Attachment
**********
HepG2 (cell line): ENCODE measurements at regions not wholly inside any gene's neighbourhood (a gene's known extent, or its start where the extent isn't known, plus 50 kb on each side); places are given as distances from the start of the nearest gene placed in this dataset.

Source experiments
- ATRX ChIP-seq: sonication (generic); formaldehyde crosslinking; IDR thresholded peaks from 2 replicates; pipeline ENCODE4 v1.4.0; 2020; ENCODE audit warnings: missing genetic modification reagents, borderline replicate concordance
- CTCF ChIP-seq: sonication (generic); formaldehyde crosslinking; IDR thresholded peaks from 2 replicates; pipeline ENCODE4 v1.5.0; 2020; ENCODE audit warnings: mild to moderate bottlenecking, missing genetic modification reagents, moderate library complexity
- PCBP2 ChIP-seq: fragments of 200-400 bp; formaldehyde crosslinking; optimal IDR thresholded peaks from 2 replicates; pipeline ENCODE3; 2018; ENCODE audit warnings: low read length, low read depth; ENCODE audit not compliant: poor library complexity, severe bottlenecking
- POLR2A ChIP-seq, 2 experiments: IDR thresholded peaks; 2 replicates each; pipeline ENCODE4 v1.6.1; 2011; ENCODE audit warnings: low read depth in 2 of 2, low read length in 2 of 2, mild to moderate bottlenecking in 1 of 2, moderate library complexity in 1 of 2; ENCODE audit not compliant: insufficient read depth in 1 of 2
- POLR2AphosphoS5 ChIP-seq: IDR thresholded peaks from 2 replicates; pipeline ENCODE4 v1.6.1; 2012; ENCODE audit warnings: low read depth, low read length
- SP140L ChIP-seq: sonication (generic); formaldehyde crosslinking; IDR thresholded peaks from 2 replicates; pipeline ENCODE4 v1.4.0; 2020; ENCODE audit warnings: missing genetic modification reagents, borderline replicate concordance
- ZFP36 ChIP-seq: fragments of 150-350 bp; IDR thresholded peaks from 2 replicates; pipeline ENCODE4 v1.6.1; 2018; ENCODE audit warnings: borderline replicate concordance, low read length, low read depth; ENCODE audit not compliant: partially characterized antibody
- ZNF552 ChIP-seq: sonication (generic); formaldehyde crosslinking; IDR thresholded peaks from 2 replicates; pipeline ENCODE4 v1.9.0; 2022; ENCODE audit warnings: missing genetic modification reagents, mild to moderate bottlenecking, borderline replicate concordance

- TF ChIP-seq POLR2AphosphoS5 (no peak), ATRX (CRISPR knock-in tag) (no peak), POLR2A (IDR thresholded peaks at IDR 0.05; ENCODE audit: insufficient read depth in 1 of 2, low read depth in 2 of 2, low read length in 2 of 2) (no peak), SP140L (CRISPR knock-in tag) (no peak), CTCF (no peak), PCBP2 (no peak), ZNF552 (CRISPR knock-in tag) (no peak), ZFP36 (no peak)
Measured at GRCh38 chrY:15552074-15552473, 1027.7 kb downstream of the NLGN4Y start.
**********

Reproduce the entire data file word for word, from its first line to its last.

HepG2 (cell line): ENCODE measurements at regions not wholly inside any gene's neighbourhood (a gene's known extent, or its start where the extent isn't known, plus 50 kb on each side); places are given as distances from the start of the nearest gene placed in this dataset.

Source experiments
- ATRX ChIP-seq: sonication (generic); formaldehyde crosslinking; IDR thresholded peaks from 2 replicates; pipeline ENCODE4 v1.4.0; 2020; ENCODE audit warnings: missing genetic modification reagents, borderline replicate concordance
- CTCF ChIP-seq: sonication (generic); formaldehyde crosslinking; IDR thresholded peaks from 2 replicates; pipeline ENCODE4 v1.5.0; 2020; ENCODE audit warnings: mild to moderate bottlenecking, missing genetic modification reagents, moderate library complexity
- PCBP2 ChIP-seq: fragments of 200-400 bp; formaldehyde crosslinking; optimal IDR thresholded peaks from 2 replicates; pipeline ENCODE3; 2018; ENCODE audit warnings: low read length, low read depth; ENCODE audit not compliant: poor library complexity, severe bottlenecking
- POLR2A ChIP-seq, 2 experiments: IDR thresholded peaks; 2 replicates each; pipeline ENCODE4 v1.6.1; 2011; ENCODE audit warnings: low read depth in 2 of 2, low read length in 2 of 2, mild to moderate bottlenecking in 1 of 2, moderate library complexity in 1 of 2; ENCODE audit not compliant: insufficient read depth in 1 of 2
- POLR2AphosphoS5 ChIP-seq: IDR thresholded peaks from 2 replicates; pipeline ENCODE4 v1.6.1; 2012; ENCODE audit warnings: low read depth, low read length
- SP140L ChIP-seq: sonication (generic); formaldehyde crosslinking; IDR thresholded peaks from 2 replicates; pipeline ENCODE4 v1.4.0; 2020; ENCODE audit warnings: missing genetic modification reagents, borderline replicate concordance
- ZFP36 ChIP-seq: fragments of 150-350 bp; IDR thresholded peaks from 2 replicates; pipeline ENCODE4 v1.6.1; 2018; ENCODE audit warnings: borderline replicate concordance, low read length, low read depth; ENCODE audit not compliant: partially characterized antibody
- ZNF552 ChIP-seq: sonication (generic); formaldehyde crosslinking; IDR thresholded peaks from 2 replicates; pipeline ENCODE4 v1.9.0; 2022; ENCODE audit warnings: missing genetic modification reagents, mild to moderate bottlenecking, borderline replicate concordance

- TF ChIP-seq POLR2AphosphoS5 (no peak), ATRX (CRISPR knock-in tag) (no peak), POLR2A (IDR thresholded peaks at IDR 0.05; ENCODE audit: insufficient read depth in 1 of 2, low read depth in 2 of 2, low read length in 2 of 2) (no peak), SP140L (CRISPR knock-in tag) (no peak), CTCF (no peak), PCBP2 (no peak), ZNF552 (CRISPR knock-in tag) (no peak), ZFP36 (no peak)
Measured at GRCh38 chrY:15552074-15552473, 1027.7 kb downstream of the NLGN4Y start.